Format

Send to

Choose Destination
J Biomed Opt. 2015 Nov;20(11):116005. doi: 10.1117/1.JBO.20.11.116005.

Multifrequency synthesis and extraction using square wave projection patterns for quantitative tissue imaging.

Author information

1
Beckman Laser Institute, Laser Microbeam and Medical Program, 1002 Health Sciences Road, Irvine, California 92612 United States.
2
Beckman Laser Institute, Laser Associated Sciences, Photonic Incubator, 1002 Health Sciences Road, Irvine, California 92612 United States.

Abstract

We present a method for spatial frequency domain data acquisition utilizing a multifrequency synthesis and extraction (MSE) method and binary square wave projection patterns. By illuminating a sample with square wave patterns, multiple spatial frequency components are simultaneously attenuated and can be extracted to determine optical property and depth information. Additionally, binary patterns are projected faster than sinusoids typically used in spatial frequency domain imaging (SFDI), allowing for short (millisecond or less) camera exposure times, and data acquisition speeds an order of magnitude or more greater than conventional SFDI. In cases where sensitivity to superficial layers or scattering is important, the fundamental component from higher frequency square wave patterns can be used. When probing deeper layers, the fundamental and harmonic components from lower frequency square wave patterns can be used. We compared optical property and depth penetration results extracted using square waves to those obtained using sinusoidal patterns on an in vivo human forearm and absorbing tube phantom, respectively. Absorption and reduced scattering coefficient values agree with conventional SFDI to within 1% using both high frequency (fundamental) and low frequency (fundamental and harmonic) spatial frequencies. Depth penetration reflectance values also agree to within 1% of conventional SFDI.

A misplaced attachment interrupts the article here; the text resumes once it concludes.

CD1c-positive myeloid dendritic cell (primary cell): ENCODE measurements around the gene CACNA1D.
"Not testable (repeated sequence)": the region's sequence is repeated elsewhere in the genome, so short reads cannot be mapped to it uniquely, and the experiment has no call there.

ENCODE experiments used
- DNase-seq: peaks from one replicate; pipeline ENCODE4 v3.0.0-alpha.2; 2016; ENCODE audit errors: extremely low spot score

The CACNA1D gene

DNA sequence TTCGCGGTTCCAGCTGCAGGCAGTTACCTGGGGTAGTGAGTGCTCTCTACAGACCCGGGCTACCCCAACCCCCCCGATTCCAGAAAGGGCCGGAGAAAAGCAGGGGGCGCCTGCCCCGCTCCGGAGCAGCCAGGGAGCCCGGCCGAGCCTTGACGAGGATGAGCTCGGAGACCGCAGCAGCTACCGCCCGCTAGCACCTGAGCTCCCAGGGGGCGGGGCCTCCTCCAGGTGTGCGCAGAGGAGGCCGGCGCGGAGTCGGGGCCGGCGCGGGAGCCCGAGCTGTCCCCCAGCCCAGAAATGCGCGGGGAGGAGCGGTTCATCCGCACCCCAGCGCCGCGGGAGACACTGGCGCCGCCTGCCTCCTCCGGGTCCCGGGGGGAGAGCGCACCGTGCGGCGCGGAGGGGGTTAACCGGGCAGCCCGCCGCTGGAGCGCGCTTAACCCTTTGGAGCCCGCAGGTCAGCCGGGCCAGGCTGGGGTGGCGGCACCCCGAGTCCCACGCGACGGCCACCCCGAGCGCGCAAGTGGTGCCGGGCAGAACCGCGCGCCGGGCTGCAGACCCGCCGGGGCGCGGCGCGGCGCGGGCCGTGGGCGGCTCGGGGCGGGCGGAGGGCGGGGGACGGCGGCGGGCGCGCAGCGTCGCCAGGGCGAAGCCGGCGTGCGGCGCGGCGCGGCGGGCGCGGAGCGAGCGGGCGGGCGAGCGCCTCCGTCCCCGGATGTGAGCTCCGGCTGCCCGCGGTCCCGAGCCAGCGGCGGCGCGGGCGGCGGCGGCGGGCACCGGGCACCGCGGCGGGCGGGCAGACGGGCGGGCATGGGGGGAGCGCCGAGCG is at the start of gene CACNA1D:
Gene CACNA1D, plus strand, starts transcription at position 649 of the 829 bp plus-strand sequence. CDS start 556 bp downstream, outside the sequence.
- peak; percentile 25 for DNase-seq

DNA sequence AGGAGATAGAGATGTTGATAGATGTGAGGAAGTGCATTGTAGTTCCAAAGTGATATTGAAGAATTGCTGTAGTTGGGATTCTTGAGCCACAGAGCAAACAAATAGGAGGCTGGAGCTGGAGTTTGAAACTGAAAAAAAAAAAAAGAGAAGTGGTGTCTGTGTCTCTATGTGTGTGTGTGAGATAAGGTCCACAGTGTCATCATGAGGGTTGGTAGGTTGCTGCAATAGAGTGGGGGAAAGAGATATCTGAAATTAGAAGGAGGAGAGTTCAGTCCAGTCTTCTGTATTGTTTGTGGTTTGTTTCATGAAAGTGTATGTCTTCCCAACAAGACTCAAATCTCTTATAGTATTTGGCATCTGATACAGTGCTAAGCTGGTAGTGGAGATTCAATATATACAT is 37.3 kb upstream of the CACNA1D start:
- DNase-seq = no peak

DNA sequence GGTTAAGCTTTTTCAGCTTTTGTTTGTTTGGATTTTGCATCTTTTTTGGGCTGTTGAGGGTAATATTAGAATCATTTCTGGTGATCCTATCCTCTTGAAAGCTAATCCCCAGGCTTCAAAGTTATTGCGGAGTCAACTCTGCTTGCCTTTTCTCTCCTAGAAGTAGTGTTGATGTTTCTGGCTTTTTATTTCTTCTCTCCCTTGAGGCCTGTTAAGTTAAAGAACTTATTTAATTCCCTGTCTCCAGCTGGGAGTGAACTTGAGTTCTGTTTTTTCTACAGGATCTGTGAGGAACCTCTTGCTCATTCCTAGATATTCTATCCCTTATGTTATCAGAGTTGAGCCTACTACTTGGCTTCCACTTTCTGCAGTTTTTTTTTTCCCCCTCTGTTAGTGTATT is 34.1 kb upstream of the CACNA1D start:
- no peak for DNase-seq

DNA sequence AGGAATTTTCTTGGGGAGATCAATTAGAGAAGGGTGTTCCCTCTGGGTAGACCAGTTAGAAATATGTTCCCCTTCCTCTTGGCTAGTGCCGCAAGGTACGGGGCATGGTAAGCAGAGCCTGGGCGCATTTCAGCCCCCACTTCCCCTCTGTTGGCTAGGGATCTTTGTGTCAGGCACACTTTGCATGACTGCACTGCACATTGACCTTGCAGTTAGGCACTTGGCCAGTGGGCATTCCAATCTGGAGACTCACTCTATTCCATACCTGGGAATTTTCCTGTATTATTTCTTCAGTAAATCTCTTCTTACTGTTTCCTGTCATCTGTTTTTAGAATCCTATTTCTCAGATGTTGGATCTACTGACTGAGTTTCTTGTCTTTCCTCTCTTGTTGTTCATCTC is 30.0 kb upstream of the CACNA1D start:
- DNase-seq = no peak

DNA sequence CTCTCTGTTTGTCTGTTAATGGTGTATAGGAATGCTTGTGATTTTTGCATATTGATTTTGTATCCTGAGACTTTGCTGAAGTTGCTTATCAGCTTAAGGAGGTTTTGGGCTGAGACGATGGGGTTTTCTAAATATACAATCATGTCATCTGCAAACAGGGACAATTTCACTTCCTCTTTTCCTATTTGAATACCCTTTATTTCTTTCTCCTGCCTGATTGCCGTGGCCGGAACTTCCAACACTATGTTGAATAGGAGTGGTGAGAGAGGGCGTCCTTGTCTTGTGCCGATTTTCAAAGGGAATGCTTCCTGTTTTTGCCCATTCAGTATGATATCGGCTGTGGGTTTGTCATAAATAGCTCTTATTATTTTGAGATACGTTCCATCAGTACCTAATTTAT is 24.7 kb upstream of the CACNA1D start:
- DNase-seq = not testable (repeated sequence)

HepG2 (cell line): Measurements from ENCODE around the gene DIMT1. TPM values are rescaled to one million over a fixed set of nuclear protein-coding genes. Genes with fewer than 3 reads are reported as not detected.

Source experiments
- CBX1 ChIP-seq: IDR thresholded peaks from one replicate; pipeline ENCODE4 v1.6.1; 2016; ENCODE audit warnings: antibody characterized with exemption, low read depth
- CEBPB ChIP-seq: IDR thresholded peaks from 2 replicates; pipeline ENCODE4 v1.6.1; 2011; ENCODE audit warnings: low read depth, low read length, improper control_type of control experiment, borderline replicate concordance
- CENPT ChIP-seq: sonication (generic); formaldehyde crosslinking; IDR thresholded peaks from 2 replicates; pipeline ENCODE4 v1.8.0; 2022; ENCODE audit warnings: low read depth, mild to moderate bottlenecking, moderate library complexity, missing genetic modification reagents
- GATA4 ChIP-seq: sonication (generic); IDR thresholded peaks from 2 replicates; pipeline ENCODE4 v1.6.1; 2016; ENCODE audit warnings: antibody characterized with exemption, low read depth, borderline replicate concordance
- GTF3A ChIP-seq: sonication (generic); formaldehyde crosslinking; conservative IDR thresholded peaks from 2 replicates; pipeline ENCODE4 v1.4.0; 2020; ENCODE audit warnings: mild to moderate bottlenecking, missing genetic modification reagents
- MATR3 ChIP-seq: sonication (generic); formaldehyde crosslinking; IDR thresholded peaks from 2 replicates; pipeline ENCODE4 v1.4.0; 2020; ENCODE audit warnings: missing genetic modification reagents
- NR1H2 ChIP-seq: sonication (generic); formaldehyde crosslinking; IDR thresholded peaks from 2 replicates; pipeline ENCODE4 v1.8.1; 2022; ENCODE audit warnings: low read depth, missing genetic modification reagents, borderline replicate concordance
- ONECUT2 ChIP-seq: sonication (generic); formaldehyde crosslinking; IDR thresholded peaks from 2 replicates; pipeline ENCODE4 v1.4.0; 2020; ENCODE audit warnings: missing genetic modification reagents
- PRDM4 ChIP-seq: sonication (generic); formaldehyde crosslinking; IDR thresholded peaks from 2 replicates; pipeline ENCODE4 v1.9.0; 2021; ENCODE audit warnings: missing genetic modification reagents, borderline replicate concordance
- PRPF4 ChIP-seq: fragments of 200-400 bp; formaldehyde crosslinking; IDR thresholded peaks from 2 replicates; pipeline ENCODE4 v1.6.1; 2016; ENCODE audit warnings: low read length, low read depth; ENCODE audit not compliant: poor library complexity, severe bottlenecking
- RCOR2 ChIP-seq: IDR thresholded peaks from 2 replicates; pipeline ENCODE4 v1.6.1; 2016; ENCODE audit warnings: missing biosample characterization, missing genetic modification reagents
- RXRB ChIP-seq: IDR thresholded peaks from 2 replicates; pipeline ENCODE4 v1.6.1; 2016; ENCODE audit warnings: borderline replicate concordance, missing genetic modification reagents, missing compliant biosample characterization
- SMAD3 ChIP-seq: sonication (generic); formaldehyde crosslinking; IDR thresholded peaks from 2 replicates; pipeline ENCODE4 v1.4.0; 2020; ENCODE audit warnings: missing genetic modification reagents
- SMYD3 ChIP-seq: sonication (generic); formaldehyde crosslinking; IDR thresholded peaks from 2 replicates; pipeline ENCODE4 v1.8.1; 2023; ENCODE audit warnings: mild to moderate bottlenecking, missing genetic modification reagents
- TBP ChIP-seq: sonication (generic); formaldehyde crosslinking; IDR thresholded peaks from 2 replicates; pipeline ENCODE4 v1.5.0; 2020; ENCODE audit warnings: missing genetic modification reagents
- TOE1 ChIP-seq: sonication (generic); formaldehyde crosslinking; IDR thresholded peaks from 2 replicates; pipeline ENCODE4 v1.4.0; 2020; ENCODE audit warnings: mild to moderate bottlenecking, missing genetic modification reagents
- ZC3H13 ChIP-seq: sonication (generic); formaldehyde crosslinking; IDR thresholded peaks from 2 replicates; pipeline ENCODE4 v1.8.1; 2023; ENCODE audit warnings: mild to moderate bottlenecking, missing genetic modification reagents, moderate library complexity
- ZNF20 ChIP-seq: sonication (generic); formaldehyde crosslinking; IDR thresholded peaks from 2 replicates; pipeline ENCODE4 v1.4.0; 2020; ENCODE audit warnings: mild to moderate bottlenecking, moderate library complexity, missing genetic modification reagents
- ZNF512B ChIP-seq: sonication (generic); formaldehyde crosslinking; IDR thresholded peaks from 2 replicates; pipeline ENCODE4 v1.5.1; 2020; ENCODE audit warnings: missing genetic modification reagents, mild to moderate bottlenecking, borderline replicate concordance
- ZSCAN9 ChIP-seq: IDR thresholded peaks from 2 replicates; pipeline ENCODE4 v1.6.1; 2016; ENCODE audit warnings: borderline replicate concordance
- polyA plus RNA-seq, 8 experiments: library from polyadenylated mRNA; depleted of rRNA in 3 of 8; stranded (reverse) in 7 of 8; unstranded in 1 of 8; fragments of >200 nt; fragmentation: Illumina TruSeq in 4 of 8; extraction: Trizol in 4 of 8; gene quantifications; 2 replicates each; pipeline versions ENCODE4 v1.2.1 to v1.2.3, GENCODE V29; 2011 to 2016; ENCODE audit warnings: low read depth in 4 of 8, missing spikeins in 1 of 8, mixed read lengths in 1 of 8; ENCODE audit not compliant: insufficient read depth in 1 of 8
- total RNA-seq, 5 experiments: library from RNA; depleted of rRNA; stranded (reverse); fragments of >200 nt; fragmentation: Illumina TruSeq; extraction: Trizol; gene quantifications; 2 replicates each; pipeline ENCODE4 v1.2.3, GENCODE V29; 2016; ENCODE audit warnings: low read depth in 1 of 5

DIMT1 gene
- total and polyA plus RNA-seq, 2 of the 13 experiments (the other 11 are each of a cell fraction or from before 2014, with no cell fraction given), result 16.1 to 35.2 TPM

PMID:
26524682
PMCID:
PMC5879061
DOI:
10.1117/1.JBO.20.11.116005
[Indexed for MEDLINE]
Free PMC Article

Supplemental Content

Full text links

Icon for PubMed Central
Loading ...
Support Center